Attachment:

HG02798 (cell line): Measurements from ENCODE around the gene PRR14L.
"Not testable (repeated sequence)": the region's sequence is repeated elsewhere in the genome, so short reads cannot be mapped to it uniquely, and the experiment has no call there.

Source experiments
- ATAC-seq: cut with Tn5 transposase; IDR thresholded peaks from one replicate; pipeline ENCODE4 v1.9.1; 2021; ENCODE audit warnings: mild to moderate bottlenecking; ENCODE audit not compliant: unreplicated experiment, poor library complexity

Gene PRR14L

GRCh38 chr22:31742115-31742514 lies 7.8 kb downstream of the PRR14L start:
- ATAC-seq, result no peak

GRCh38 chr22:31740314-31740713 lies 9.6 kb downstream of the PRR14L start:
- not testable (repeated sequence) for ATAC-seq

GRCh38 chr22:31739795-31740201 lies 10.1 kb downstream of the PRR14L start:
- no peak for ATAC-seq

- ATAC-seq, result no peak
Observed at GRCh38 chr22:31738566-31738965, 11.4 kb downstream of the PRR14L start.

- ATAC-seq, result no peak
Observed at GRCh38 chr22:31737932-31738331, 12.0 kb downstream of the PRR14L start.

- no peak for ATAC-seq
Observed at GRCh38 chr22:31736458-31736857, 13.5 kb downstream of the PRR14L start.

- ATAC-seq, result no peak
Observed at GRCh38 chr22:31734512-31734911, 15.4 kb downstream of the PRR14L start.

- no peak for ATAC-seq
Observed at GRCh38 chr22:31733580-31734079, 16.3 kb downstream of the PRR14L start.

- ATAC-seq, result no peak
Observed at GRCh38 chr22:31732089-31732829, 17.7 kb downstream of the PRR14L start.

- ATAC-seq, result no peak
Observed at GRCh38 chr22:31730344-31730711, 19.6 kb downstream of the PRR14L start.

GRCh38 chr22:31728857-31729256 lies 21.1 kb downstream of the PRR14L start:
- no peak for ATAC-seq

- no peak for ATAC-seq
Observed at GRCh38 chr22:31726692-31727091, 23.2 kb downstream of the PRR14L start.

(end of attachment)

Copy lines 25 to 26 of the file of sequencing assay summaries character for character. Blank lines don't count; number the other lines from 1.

Observed at GRCh38 chr22:31730344-31730711, 19.6 kb downstream of the PRR14L start.

GRCh38 chr22:31728857-31729256 lies 21.1 kb downstream of the PRR14L start: